Today we continue with Part 2 of this great series from the BSer Who Went Before:
Be honest with yourself and think about what kind of life you want to lead post-MBA.
I thought I wanted to be in finance and somehow maybe get into private equity, which is what seemingly everyone else wanted to do in business school. [This comment actually reflects a slightly different era – remember, this former BSer is Class of 2014, so this person was applying for bschool in 2010-’11… PE is not quite as popular among BSers today. -ES] My summer internship in banking was a bucket of cold water. Not only was the work not all that meaningful a lot of the time (sorry bankers), I also realized that I wasn’t all that excited about accounting or finance. It was an important area for me to gain an understanding of, but I felt like I would be trying to fit a square peg into a round hole if I deluded myself into thinking that I wanted to be a banker fulltime. It was a brutal epiphany for me when I confronted the truth that I simply wasn’t good—and lacked the motivation to become good—at financial analysis. Nor did the banking associate lifestyle appeal to me. As MBA graduates, we are at a point in our lives where we are starting to think about settling down and having good quality of life. While I didn’t necessarily mind the long hours, I did mind the fact that a lot of work wasn’t meaningful, that it was a lot of “hurry up and wait” for my would-be bosses, and that my life wasn’t my own to control. Simply, it wasn’t the life I wanted.
I thought one of my professors nailed it when he said: “Up until this point in your life, most of you have been collecting badges and brands. After high school, you went to the best college that you could attend. After college, you took the most prestigious job you could find. Maybe you switched jobs a couple times to try different things, but there was probably a progression to it. Then you came to the best business school you could attend. Now you’re wondering, what’s next? What other badge or brand do you need to be successful in life? The short answer is: This is it. There are no more to collect. You have to figure out what makes you tick and what makes you excited to get up in the morning. You have to figure out what kind of life you want to lead.”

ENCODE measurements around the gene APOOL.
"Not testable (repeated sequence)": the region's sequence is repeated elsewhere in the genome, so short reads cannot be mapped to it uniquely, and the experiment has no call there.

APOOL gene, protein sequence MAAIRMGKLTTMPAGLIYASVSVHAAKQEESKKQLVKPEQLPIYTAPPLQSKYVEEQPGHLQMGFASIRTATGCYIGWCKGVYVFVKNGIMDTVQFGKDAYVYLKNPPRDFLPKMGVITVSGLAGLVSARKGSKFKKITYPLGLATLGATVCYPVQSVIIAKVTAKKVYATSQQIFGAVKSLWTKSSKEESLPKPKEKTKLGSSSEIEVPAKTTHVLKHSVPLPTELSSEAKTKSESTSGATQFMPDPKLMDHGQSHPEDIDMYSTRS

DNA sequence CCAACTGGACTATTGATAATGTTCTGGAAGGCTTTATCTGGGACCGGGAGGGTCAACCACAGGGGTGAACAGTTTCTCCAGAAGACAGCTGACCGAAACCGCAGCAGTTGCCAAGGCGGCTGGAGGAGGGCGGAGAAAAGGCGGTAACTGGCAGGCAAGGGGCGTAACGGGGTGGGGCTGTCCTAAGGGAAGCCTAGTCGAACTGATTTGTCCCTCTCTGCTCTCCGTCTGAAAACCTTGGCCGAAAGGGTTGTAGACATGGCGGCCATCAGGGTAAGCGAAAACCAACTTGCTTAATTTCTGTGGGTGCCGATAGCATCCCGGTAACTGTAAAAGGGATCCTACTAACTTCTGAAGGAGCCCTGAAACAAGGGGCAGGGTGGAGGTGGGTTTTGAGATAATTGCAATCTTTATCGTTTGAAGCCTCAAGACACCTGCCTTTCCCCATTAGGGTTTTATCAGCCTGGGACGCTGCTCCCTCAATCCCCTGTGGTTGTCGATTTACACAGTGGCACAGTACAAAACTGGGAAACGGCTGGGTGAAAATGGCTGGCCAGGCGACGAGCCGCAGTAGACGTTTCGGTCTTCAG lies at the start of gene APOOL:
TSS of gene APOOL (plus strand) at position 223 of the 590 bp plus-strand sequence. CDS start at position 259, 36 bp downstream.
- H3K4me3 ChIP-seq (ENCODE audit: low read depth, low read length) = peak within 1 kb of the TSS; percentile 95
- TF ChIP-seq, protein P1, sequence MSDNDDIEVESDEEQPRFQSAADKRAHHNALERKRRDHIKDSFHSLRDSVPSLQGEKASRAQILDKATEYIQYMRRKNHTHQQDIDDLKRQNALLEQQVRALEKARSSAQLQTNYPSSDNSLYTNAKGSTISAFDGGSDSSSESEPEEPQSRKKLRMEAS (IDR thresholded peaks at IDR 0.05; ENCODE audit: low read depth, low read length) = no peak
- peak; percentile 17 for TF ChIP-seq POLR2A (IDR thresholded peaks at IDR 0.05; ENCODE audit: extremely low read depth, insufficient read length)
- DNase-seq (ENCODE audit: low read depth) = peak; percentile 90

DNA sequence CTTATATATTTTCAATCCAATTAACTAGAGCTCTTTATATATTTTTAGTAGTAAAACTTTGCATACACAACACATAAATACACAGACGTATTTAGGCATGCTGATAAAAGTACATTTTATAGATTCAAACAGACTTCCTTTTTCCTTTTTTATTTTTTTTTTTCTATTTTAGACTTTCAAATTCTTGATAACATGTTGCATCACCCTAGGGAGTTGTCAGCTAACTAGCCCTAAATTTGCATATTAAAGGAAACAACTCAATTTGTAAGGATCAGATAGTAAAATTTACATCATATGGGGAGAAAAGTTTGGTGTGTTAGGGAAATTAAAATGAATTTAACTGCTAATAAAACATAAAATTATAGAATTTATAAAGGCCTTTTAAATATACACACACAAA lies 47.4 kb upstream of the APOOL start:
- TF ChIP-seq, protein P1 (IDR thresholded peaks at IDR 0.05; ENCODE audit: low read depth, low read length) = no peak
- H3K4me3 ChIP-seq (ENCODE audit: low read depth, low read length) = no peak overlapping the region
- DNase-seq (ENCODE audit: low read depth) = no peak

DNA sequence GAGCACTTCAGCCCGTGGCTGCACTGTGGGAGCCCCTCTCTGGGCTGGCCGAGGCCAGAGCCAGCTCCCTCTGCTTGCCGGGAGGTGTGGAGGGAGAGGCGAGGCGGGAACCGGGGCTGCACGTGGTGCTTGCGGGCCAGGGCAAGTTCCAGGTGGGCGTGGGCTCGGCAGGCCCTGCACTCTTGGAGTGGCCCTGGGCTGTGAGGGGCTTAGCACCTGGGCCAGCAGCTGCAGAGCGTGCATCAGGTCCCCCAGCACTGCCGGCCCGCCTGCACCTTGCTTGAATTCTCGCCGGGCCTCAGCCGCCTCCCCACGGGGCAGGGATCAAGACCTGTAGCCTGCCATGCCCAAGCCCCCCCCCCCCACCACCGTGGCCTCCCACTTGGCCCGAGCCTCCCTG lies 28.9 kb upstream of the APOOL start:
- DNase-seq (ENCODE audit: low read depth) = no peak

I remember the first time he said it in class, I sat up straight and woke out of my post-lunch stupor. To those of us raised to crack standardized testing and achieve other people’s notions of success, it was shocking. There are no more gold stars to collect?!?! How do we let others know of our success?!? It was vaguely scary but also exhilarating to hear that it is now on ME to figure out what it is that I want, what success looks like for me, and my own happiness. Don’t live a life of success defined by others.
An argument could be made for career switchers that professional service industries like consulting and banking are good stepping stones, good springboards to figure out what it is that you are passionate about and leap into that dream job. I personally do believe that. However, like business school, you have to make that job work for you. It is easy to go with the flow and let the job dictate your work and shape your experience.
The soft stuff is the hard stuff, as my management professors were fond of saying. These are the hardest questions to answer because there are no objective answers, and the “right” answer is different for everyone. The herd mentality is the easy and safe path. There is safety in numbers, comfort in homogeneity. Except when you end up in a life that’s not right for you. Take the time to think and be honest with yourself.
You’ll have to return next time to get the last bit of well-earned wisdom from this former BSer!